Chapstick, sunglasses, receipts, metro tickets; buried among them, a napkin with inky poetry scrawled on it. My purse is full of mementos from my summer travels, but the napkin is by far my favorite: a tangible remnant of my first experience with solo travel.
My purse is full of mementos from my summer travels, but the napkin is by far my favorite: a tangible remnant of my first experience with solo travel.
After high school, I had planned to visit a friend and several family friends in Europe as a graduation gift to myself – I had stashed away money for it in a savings account since I was 17, and initially only planned to take a two to three-week trip. Those plans were disrupted when COVID hit, putting my travel aspirations on hold – that is, until the opportunity to go abroad this summer presented itself again. This time, though, it would have an extended timeframe of six weeks, and I would spend some stretches of my journey unaccompanied: four days in Paris, one day in Amsterdam, and two days in Berlin. Although I find comfort in spending time with others, I was excited to venture into the unknown on my own. This was going to be my first time going on an international flight by myself, my first time going to Europe, and my first time traveling solo.
While I was outrageously excited to embark on my adventure, I had some hesitations. I have never been geographically-inclined, and the idea of navigating new places in foreign languages was, to say the least, daunting. So, being the Type-A individual I am, I did extensive research on how to get around the cities and countries I would be visiting with the most ease. I considered traveling by airplane between countries and over longer distances, but the carbon emissions from so many trips would have been egregious, and the post-COVID spike in summer tourism would have extended travel times and inflated costs beyond what I could afford. Instead, I opted to pack lightly, taking with me only one mid-sized backpack and one purse, and rely on a 10-travel-day Eurail pass to traverse a total of 9 countries over the course of my two-month trip. Despite missing some aggressively punctual trains, frantically strategizing which journeys required ticket reservations before departure and one instance when water coolant leaked spontaneously from the ceiling of an older train car, making the train my primary mode of transportation was a decision I would make again.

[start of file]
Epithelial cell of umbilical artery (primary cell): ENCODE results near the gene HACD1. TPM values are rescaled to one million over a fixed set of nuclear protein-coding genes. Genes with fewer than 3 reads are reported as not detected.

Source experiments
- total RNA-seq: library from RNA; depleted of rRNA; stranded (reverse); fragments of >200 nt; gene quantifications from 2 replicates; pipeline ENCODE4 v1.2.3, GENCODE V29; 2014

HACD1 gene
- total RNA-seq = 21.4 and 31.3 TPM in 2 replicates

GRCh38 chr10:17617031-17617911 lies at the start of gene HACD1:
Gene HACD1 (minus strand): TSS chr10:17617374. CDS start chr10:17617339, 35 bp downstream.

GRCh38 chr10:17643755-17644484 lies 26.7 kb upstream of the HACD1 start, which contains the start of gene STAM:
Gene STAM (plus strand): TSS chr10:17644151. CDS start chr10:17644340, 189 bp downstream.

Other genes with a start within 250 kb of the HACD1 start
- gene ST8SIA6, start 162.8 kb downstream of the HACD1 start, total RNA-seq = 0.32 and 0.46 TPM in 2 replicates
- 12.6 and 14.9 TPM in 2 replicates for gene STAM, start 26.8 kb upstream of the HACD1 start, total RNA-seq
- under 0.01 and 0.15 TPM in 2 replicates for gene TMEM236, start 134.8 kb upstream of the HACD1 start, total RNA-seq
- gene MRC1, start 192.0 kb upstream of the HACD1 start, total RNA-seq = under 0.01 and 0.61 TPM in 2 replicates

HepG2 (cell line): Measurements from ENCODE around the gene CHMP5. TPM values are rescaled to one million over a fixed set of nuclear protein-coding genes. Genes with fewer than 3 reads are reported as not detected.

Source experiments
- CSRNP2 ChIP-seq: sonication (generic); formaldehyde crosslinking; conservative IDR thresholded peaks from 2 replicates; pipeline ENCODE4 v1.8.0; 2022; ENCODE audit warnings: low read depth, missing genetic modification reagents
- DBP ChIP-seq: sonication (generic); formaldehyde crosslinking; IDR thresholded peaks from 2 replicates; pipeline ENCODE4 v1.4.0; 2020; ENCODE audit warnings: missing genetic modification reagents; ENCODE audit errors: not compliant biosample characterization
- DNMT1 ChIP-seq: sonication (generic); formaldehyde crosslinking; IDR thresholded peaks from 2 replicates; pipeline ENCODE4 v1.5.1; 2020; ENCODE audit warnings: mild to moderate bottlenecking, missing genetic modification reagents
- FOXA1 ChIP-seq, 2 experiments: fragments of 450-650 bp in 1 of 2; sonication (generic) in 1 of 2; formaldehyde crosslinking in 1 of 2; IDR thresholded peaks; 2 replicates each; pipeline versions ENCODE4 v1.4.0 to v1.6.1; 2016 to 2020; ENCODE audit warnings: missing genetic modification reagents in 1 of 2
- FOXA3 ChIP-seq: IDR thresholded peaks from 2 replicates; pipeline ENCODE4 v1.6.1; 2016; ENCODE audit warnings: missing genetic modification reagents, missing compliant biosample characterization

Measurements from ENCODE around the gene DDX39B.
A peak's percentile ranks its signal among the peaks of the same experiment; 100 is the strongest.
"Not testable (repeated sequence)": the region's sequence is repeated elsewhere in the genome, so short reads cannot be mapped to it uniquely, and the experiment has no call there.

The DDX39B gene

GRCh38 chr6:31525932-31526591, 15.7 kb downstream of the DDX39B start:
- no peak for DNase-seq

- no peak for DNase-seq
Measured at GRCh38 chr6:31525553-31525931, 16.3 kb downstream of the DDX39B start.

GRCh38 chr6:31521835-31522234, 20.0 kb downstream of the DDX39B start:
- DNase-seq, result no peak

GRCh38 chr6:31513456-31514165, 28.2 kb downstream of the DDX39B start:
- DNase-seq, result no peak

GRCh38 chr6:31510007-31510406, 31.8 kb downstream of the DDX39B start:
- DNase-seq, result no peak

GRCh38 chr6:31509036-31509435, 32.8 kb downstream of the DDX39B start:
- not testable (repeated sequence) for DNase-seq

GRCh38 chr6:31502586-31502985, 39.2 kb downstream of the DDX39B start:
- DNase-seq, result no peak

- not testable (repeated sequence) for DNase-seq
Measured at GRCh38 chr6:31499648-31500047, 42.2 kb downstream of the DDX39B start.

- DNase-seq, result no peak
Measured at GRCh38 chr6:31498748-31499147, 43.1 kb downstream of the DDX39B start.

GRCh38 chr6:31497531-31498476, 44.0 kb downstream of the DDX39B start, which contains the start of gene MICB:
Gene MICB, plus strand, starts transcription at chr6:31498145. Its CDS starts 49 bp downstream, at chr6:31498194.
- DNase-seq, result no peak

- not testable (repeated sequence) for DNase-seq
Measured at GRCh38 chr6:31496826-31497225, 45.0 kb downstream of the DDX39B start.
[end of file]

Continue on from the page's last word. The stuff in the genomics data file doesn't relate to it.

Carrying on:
It was because of my commitment to taking the train that I serendipitously met another college student who kept me company during the ride from Paris to the Delft. When I arrived at the station, I found myself getting increasingly frustrated as I strained to understand muffled announcements in French over the loudspeakers. With no written transcript of the messages in sight, I gathered my wits and approached a girl around my age standing nearby. I asked, in high school French, if she could help me translate the overhead announcement, and we quickly realized we were trying to board the same train. Its delayed arrival gave us time to talk about our reasons for spending time in Paris, compliment each other’s outfits, and eagerly ask to sit next to each other during the ride. Once settled, our conversation flowed for hours – though a little rocky at first because of the language barrier, Serena generously offered to speak slowly in French so I could practice. It was such a sweet gesture and worked for making small talk, but trying to have discourse about the healthcare system and immigration politics required a grasp of the French vocabulary I did not have. We opted to then speak English the rest of the ride, though my guilt for having inadequate communication skills still haunts me (and is the reason I now watch all my TV shows in French). Upon arrival, Serena noticed I still had a lost-puppy look in my eyes, and escorted me to where I would catch my next train. We then exchanged social media accounts and a tight hug, and parted ways. I always smile a little when I see her Instagram stories now, remembering her kindness and our serendipitous friendship.
I always smile a little when I see her Instagram stories now, remembering her kindness and our serendipitous friendship.